Volcanic necks, also called volcanic plugs, are the remaining pieces of an old volcano. It is made when a volcano dies. The last remains of lava inside the volcanoes opening cool and harden. The neck was what once was the volcano’s opening. Over hundreds of thousands of years, erosion removes the rock around the neck. This leaves only the harder neck behind.
When a volcanic neck is forming, it can cause a large build up of pressure if the magma is trapped underneath it. If this occurs, an explosive eruption can occur. But, if this does not happen then erosion removes the surrounding rock. The neck then remains to form a distinctive landform.
Examples of Volcanic Necks
Volcanic necks are found all over the world. You have probably seen a volcanic neck and didn’t even realize it! In Yosemite National Park, the landform known as Little Devils Postpile, is actually a volcanic neck.
It is usually pretty easy to spot a volcanic neck. However, sometimes they can be difficult to spot if erosion has gotten to it. Volcanic necks typically stand up tall from the surrounding ground. They will typically have a very jagged structure and sometimes be pointed near the top. However, if erosion has worn the volcanic neck down, they will look more like very large hill.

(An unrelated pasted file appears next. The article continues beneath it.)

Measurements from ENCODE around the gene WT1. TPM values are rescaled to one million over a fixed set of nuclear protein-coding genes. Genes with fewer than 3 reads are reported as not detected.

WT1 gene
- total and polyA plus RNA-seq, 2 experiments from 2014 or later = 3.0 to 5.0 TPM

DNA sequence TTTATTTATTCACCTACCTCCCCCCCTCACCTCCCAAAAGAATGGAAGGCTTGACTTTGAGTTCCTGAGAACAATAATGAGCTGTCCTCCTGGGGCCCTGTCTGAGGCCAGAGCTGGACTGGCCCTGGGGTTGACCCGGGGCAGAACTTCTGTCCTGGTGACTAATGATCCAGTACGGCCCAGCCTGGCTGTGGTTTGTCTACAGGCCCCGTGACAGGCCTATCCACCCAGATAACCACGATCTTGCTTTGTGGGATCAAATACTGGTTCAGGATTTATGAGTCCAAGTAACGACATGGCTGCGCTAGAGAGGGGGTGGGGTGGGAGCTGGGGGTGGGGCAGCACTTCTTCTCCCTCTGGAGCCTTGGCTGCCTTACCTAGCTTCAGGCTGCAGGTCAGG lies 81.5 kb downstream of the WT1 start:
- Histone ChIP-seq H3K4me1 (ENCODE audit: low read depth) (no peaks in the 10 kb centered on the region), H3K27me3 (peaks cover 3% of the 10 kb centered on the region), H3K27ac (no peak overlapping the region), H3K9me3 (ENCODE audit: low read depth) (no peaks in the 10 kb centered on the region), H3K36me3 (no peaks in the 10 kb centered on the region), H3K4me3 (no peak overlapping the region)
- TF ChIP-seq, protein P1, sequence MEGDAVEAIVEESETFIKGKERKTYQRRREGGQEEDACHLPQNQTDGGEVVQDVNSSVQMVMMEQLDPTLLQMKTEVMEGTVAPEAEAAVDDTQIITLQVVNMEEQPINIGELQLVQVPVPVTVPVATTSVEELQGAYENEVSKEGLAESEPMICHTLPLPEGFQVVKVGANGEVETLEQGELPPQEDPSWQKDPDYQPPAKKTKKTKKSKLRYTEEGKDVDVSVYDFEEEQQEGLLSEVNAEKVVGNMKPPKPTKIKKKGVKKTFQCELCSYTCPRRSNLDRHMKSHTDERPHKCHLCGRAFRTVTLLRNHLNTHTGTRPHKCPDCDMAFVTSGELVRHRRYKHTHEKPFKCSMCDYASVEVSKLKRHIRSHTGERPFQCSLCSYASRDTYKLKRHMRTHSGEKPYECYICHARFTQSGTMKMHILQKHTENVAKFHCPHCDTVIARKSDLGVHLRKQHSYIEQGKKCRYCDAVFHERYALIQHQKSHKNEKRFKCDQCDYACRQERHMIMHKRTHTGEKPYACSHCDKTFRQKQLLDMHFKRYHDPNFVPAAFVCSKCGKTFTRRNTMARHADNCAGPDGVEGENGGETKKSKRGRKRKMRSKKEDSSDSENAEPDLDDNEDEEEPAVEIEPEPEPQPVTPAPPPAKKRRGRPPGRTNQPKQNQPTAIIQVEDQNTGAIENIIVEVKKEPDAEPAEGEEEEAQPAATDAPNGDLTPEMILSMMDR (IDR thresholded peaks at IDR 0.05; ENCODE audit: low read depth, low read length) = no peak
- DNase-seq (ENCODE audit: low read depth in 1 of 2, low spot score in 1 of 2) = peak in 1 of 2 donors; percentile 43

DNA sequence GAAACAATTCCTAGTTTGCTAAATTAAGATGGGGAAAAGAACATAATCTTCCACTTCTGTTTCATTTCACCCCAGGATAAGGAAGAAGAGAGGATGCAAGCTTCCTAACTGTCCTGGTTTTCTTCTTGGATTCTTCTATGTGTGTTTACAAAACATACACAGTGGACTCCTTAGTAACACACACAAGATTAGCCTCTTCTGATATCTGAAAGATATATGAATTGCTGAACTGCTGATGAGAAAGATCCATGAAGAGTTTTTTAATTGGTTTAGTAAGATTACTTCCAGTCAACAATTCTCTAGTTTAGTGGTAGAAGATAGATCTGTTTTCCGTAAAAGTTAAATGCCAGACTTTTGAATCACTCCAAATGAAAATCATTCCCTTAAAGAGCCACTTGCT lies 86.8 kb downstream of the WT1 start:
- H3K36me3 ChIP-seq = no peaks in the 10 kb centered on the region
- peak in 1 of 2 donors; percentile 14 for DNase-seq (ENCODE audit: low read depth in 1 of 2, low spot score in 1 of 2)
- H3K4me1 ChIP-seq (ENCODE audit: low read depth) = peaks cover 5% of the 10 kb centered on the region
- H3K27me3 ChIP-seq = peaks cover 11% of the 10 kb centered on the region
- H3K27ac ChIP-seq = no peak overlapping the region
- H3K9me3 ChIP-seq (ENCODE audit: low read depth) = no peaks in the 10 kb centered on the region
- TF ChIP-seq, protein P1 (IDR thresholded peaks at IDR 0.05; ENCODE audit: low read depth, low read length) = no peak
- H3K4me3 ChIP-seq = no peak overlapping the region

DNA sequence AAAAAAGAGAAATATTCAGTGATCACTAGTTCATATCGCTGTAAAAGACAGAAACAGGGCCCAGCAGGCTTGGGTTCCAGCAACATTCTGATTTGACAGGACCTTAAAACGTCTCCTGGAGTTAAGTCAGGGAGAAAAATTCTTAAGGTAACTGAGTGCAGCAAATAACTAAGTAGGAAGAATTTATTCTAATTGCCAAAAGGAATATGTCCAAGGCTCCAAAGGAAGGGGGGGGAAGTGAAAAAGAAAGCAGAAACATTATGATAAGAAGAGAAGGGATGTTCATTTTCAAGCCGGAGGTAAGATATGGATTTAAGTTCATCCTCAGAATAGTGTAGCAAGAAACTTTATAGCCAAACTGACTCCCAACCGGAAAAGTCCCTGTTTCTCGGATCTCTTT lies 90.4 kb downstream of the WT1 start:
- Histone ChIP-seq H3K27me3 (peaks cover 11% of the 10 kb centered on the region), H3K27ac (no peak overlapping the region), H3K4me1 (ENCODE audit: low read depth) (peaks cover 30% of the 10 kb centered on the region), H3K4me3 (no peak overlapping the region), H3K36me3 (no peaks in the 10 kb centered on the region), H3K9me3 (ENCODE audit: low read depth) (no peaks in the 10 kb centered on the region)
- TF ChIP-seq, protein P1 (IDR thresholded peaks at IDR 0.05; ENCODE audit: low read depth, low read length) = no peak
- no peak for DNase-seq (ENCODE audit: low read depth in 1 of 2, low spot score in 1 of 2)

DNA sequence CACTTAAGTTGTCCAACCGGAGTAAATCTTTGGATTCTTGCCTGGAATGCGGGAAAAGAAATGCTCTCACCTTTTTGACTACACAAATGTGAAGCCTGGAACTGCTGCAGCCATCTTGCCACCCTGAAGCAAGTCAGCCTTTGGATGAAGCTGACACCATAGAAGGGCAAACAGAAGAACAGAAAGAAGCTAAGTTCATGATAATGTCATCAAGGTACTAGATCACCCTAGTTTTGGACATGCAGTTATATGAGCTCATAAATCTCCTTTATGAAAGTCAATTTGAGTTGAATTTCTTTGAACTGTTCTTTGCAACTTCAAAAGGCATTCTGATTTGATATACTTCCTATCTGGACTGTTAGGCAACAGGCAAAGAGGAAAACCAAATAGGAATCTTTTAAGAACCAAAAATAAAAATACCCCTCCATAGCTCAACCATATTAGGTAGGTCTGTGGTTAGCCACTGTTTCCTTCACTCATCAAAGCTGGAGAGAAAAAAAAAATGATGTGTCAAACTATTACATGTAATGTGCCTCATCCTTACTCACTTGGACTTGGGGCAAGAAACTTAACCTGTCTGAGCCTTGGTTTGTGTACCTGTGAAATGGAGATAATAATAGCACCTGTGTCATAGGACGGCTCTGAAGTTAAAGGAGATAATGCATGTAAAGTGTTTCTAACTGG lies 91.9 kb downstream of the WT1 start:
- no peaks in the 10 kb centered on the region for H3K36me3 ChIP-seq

North Berwick Law
An example of this would be North Berwick Law. The neck of this once standing volcano is made of phonolitic trachyte, which is a type of igneous rock. Unfortunately, due to erosion, the volcanic neck can no longer be seen.
For more information on volcanic necks, watch this great video:
Other Useful Resources:
More on Volcanic Necks: http://www.landforms.eu/Lothian/volcanic%20neck.htm
Facts about Volcanic Plugs: https://kids.kiddle.co/Volcanic_plug
What is a Volcanic Neck?: https://www.universetoday.com/39717/volcanic-neck/